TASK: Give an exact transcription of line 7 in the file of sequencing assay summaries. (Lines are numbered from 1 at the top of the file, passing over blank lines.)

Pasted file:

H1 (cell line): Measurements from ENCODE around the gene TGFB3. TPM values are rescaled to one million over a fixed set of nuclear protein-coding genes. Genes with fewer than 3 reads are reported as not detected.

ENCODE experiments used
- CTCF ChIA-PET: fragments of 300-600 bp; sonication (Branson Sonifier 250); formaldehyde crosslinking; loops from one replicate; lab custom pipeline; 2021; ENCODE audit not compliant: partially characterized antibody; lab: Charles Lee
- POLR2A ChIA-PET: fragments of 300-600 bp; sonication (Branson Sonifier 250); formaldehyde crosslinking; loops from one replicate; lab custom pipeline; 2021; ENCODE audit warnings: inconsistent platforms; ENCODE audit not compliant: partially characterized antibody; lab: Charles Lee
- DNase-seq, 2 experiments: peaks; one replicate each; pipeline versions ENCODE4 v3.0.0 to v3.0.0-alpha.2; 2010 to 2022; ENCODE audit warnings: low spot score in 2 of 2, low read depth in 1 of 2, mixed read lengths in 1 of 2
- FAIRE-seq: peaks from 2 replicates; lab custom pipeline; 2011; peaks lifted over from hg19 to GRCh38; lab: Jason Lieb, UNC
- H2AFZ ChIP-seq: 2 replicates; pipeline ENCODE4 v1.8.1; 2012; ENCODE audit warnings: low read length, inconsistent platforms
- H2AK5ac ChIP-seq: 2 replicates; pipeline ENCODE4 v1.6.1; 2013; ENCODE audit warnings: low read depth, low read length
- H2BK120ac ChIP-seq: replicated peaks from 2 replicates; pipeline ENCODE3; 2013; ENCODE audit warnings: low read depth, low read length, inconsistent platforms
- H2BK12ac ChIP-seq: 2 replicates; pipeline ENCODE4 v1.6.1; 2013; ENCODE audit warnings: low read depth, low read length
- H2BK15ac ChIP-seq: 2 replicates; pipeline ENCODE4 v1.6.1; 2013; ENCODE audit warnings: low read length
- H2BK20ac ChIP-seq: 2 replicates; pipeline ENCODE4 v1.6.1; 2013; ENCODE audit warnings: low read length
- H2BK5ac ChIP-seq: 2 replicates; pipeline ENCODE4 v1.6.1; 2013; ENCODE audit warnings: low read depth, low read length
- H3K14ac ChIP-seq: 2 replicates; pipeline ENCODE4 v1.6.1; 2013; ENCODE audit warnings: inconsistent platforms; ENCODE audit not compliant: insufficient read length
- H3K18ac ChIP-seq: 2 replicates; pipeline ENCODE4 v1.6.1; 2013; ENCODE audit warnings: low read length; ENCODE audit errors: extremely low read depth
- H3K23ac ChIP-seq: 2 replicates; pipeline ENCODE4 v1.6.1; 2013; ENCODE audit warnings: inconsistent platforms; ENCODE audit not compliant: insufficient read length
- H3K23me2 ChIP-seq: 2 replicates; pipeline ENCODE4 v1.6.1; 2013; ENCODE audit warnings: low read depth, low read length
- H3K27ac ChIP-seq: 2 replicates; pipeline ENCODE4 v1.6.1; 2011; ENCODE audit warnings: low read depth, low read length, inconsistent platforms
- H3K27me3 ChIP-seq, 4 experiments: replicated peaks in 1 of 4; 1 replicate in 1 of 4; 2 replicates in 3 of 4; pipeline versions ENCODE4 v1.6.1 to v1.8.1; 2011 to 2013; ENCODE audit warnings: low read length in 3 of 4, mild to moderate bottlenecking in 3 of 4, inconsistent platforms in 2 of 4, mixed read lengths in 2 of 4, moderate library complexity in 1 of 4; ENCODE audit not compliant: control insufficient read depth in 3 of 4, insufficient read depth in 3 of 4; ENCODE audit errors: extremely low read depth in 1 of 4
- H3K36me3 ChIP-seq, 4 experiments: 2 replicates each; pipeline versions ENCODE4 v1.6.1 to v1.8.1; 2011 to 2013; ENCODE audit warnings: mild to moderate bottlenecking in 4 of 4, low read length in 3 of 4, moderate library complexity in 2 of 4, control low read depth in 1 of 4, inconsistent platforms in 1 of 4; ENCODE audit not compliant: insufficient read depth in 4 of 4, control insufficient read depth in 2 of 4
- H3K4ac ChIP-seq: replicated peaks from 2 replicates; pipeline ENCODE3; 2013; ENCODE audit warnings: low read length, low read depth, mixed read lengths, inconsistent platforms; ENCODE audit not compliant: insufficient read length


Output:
- H2AFZ ChIP-seq: 2 replicates; pipeline ENCODE4 v1.8.1; 2012; ENCODE audit warnings: low read length, inconsistent platforms